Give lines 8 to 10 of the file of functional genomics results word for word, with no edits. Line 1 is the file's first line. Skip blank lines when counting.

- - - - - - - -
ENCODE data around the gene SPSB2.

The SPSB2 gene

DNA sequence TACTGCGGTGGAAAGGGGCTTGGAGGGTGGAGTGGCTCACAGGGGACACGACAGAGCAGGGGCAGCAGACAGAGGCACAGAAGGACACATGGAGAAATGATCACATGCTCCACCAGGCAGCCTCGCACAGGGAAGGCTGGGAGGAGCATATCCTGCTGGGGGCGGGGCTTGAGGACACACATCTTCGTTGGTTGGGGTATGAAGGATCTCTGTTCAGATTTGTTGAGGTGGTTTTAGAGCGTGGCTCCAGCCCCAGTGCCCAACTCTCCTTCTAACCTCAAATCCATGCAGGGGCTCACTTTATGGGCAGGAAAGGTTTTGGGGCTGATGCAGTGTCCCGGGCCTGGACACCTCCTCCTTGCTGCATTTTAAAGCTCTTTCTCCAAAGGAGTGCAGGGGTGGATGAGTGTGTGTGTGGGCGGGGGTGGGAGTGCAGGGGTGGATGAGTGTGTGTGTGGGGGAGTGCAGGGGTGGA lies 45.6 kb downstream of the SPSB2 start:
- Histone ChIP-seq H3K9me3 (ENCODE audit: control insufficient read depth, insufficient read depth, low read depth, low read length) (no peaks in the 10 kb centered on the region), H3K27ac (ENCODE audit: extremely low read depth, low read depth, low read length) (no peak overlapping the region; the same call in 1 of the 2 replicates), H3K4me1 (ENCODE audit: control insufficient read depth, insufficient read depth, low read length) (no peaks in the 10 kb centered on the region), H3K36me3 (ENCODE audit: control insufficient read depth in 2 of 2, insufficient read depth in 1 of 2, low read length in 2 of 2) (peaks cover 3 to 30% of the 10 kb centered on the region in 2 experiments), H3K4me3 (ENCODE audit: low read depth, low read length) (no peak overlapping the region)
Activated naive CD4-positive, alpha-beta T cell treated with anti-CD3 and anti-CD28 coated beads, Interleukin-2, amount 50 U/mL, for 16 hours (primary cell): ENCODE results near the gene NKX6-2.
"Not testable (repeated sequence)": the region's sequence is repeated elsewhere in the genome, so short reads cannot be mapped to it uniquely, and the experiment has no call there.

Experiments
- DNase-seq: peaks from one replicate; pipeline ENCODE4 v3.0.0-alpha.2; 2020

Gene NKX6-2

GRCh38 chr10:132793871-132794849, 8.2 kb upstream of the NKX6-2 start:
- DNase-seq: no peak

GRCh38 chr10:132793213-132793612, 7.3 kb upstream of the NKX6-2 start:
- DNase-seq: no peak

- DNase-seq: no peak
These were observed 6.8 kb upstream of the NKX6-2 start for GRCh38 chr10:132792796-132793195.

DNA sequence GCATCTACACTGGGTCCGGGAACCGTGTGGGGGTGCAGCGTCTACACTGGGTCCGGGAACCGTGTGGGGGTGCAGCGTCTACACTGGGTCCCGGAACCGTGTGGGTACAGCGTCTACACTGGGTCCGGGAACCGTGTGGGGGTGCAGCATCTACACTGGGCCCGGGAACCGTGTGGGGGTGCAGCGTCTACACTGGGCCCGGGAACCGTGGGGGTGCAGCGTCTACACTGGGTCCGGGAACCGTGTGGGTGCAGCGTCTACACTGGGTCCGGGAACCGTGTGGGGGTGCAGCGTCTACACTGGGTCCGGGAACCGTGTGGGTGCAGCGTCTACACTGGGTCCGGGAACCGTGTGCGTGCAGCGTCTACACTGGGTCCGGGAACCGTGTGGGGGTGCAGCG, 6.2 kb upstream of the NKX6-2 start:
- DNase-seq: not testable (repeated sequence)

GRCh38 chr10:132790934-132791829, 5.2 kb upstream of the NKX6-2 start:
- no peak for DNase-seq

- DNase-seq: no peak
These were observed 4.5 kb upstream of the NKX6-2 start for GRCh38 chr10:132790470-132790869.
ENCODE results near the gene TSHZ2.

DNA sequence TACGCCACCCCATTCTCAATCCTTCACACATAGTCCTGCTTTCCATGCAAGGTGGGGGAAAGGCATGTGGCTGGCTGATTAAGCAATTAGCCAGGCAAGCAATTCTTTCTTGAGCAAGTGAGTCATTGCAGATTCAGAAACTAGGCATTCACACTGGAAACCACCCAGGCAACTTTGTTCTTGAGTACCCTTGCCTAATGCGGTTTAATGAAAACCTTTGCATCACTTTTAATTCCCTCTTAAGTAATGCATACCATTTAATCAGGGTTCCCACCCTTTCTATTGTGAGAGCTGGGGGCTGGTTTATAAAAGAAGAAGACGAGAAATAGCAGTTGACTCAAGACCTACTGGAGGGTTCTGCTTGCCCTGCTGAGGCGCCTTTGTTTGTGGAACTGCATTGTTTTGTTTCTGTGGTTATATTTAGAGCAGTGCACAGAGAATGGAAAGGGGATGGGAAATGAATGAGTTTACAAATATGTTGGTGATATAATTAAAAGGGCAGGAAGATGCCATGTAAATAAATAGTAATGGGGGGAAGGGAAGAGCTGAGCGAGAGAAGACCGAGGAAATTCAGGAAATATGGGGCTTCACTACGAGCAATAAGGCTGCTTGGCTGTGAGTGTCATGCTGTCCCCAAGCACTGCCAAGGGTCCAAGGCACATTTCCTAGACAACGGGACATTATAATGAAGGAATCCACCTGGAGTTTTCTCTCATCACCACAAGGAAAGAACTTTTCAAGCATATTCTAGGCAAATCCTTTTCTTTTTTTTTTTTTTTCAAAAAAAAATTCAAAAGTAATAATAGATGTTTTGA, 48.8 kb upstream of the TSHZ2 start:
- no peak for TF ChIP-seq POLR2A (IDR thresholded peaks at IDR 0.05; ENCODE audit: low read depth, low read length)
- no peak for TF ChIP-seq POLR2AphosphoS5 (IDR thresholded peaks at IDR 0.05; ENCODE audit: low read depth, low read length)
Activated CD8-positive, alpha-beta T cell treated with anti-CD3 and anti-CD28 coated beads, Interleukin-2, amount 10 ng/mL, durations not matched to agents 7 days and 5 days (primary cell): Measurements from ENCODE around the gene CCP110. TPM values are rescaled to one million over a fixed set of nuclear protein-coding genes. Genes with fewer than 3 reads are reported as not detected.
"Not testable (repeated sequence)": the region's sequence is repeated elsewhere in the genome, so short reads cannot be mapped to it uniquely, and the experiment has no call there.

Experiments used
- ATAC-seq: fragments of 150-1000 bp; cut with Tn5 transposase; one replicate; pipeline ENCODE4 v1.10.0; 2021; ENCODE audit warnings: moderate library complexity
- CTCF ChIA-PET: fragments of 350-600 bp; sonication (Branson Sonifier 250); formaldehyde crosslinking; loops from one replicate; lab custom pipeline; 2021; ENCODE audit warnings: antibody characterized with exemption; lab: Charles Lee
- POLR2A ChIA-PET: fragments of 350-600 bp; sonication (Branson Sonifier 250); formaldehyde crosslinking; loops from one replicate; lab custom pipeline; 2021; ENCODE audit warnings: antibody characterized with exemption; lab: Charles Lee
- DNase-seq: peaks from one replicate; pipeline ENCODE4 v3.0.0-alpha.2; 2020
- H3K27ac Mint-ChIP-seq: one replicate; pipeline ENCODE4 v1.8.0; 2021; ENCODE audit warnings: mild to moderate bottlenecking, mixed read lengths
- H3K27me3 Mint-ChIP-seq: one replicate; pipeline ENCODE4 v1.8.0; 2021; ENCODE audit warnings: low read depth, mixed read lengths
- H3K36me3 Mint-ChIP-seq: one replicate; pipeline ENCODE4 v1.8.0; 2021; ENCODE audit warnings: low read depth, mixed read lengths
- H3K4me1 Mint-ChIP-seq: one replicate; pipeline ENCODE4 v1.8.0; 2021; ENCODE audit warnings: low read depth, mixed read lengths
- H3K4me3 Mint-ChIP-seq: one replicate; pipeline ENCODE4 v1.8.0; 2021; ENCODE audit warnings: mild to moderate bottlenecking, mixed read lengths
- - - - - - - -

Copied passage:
- DNase-seq: peaks from one replicate; pipeline ENCODE4 v3.0.0-alpha.2; 2020

Gene NKX6-2

GRCh38 chr10:132793871-132794849, 8.2 kb upstream of the NKX6-2 start: